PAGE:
Once upon the ground, I set to work gathering up my new found gear winnings and forgetting the raps that I had just made. I do not like making the traverse to get to the beggining of the West Face and other Leaning Tower routes. Making it in reverse feels harder with bags and I doubt I'll ever do it again. One might say that the best way to avoid having to reverse the traverse would be to not bail and to that I respond, "you are correct."

and don't forget, yer'gonna die.
- - - - - - - - - - - - - - - -

*There should be an "r" rating for all classes of climbing. I did the traverse in three separate missions and felt uncomfortable each time, too much weight, too much exposure, and too much loose rock. After passing the portion of the rope that has a core shot covered in white duct tape that was placed there by myself well over a year ago, I was able to pull out a basketball sized chunk of the wall - and by "able," I mean, "surprisingly and heart-stoppingly." At least the fear of freezing January weather meant there was no one on the approach that I could see and no response to my yells before letting the missile loose upon the scree field below.
Title: Re: Rapping the base of Leaning Tower
Post by: cobbledik on January 08, 2012, 04:58:15 pm
Unedited video of rapping with the pig with passing a knot that I only manage to sort of mess up. (
Title: Re: Rapping the base of Leaning Tower
Post by: *Mucci* on January 08, 2012, 09:07:35 pm
I rapped that same way, Way gripped at the intermediate belay.

I dig your resilience on the solo efforts.

Thanks for the time spent putting all that info together, good to know

Title: Re: Rapping the base of Leaning Tower
Post by: Baltoro on January 08, 2012, 10:44:20 pm
On a solo mission with the ropes you had it sounded like you could lower the pig via a grigri redirected through the anchor, passing the knot along the way, drop the ropes then redo the traverse in reverse unencumbered by the pig. Then you'd get to do that stretch right below the camping spot without the pig and all the hike down until you pick it up at the base. This tactic probably isn't a good idea if anyone else is above you as despite the steepness things certainly land at the base there but when you have the wall to yourself it seems like a good plan.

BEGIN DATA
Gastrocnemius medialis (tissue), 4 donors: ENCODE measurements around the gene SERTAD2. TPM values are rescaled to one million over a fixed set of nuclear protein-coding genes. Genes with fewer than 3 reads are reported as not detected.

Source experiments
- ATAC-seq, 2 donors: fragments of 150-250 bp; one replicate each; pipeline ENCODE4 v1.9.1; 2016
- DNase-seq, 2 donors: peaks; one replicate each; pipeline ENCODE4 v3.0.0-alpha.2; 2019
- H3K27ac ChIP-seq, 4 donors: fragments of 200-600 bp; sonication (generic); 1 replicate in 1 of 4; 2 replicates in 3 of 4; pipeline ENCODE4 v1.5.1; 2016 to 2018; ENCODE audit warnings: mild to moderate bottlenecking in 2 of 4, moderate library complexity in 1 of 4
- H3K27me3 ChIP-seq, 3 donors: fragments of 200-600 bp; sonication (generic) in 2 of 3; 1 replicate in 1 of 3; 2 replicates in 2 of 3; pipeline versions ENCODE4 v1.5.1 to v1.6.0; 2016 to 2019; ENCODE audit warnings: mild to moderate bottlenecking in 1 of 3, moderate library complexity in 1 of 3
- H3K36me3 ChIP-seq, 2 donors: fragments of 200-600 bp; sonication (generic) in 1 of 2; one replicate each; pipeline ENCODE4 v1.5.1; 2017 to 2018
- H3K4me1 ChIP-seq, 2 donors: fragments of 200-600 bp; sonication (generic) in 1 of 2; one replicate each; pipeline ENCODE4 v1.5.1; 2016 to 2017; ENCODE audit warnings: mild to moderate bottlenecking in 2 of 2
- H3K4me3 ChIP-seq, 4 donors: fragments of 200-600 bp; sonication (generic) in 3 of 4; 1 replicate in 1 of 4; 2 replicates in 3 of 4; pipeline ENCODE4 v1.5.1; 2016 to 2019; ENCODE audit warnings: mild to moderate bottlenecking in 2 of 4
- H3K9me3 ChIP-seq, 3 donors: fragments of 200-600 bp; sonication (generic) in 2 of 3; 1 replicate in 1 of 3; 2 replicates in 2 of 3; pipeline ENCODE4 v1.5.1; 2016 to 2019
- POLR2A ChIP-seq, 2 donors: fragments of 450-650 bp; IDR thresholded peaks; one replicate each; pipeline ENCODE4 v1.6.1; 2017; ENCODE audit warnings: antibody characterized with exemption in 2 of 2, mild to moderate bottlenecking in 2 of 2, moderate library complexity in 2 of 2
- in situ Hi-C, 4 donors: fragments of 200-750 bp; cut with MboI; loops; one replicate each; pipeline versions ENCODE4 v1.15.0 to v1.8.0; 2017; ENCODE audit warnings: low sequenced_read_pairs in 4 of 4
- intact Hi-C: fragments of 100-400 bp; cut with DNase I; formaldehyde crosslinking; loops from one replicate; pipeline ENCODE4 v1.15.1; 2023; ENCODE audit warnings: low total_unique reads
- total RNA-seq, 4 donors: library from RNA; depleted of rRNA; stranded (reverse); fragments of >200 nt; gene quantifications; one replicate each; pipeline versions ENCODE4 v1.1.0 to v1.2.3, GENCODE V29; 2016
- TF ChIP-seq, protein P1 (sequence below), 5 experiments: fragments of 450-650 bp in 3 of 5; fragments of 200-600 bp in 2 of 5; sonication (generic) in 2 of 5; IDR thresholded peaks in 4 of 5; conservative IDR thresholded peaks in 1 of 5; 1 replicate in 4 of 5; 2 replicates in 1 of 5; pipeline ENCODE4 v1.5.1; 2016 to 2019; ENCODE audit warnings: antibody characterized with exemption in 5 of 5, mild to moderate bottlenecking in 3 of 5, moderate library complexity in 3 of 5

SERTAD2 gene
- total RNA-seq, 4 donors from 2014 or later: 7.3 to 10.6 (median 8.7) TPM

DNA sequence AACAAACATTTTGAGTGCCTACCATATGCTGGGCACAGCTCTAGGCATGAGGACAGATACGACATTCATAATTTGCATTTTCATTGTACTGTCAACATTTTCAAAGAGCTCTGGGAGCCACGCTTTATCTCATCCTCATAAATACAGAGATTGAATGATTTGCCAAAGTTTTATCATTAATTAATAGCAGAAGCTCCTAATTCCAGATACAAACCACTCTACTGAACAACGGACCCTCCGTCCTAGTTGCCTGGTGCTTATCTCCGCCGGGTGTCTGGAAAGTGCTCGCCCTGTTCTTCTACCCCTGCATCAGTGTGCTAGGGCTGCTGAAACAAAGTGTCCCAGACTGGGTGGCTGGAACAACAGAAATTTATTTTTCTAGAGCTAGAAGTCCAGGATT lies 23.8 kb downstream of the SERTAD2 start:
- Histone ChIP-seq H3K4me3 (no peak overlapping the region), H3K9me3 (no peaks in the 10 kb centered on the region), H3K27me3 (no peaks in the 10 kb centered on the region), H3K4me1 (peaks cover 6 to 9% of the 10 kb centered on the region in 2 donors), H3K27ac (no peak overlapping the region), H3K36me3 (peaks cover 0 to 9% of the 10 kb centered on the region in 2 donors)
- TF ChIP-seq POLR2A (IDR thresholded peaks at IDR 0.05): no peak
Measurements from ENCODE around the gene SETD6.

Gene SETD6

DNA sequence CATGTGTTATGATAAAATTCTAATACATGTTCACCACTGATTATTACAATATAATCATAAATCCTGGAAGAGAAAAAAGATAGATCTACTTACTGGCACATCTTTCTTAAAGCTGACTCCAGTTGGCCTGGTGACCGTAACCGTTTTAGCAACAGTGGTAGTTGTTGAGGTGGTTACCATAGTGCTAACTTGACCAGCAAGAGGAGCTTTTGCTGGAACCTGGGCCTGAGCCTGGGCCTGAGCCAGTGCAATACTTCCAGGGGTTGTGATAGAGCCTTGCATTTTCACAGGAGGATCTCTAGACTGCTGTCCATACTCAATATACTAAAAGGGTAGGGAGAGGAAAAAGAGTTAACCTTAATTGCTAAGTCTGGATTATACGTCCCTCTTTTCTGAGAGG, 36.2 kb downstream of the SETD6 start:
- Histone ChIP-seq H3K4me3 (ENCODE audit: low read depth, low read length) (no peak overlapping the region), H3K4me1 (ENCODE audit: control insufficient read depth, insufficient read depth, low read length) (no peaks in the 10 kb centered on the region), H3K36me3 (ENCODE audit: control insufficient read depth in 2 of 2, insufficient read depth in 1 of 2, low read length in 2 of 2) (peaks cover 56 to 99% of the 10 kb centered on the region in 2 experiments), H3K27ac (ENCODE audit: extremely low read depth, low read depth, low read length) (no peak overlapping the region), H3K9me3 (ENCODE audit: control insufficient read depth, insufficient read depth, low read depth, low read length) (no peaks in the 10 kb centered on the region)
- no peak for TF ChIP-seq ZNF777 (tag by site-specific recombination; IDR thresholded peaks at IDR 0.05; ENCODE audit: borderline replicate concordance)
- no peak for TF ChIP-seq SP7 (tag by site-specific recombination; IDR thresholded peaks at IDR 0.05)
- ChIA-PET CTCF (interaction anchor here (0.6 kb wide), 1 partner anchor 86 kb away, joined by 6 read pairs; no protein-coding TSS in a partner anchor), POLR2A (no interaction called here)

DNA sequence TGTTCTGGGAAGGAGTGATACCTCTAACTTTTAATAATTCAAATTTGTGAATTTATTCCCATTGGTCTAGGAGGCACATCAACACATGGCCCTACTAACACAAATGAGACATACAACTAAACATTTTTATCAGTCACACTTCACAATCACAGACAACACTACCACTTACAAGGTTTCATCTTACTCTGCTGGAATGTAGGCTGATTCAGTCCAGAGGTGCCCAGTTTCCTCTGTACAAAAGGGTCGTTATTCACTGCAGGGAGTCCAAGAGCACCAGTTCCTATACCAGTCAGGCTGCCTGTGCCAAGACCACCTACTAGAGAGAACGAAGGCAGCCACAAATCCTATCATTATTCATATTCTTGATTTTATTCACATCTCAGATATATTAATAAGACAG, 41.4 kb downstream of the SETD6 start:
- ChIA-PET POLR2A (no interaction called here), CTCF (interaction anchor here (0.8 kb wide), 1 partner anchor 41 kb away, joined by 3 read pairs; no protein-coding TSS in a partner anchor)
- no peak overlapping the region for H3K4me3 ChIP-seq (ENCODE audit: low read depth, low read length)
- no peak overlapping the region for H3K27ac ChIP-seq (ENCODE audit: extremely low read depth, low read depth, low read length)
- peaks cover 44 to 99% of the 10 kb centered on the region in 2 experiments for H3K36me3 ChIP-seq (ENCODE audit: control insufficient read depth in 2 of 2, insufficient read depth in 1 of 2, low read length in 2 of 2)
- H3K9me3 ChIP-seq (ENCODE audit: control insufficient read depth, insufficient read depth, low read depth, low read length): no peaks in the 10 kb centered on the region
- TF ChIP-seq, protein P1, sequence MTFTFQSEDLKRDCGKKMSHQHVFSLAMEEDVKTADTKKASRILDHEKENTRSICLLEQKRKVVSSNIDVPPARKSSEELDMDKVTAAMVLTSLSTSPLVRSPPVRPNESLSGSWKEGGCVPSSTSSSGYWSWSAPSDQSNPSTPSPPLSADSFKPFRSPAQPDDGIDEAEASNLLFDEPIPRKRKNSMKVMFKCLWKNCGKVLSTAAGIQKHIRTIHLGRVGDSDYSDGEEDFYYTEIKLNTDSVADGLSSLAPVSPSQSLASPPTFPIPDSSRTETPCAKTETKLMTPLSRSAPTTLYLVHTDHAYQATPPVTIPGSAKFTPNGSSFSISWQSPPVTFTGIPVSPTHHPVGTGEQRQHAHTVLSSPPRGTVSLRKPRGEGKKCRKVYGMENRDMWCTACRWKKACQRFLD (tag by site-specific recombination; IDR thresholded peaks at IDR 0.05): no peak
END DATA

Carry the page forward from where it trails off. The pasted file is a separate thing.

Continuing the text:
Title: Re: Rapping the base of Leaning Tower
Post by: cobbledik on January 09, 2012, 03:07:59 pm
I wouldn't lower the pig off of a grigri redirect because it's virtually guaranteed to get caught either on the ledge below the start of West Face or else jammed into the chimney below that.
As a soloist, it's still better in my opinion to lower on the fixed line with the pig attached to yourself and then hike back up to do the traverse in order to retrieve the ropes (or reascend the ropes for those that are faster/ use less energy doing it that way - which is conceivable since it's a slab) and traverse back around with the ropes. The soloist (like I said the partner would with two climbers) would backpack the ropes out across the traverse.
I WOULD NOT drop the ropes because, like the haul bag, it would def get stuck on the ledge below the start of the bolt ladder.

That area at the base is def in the fall zone for dropped rocks and gear but even with parties above you, I'd say that the danger is minimal compared to making the traverse multiple times to get the gear across to the bivy site safely.
I know that the current rope that is there has been there for at least two seasons (since it was there long enough to have a core shot last year when I covered it with my duct tape) and would not like to test its strength should a real slip and fall happen whilst carrying a load. Granted no one in their right mind should fall on such a traverse but I have seen parties trying to negotiate the traverse with a full haulbag on their bag and relying completely upon the fixed line to slide themselves, or even just to slide their bags across the most exposed section, making the difficulty of the traverse along with the looseness of the rock, frightening. (in full disclosure, I was one of those idiots blindly trusting the same fixed line in my first gumby traverse across.)
Title: Re: Rapping the base of Leaning Tower
Post by: lambone on May 07, 2012, 03:39:58 pm
those anchors look shady as fuck...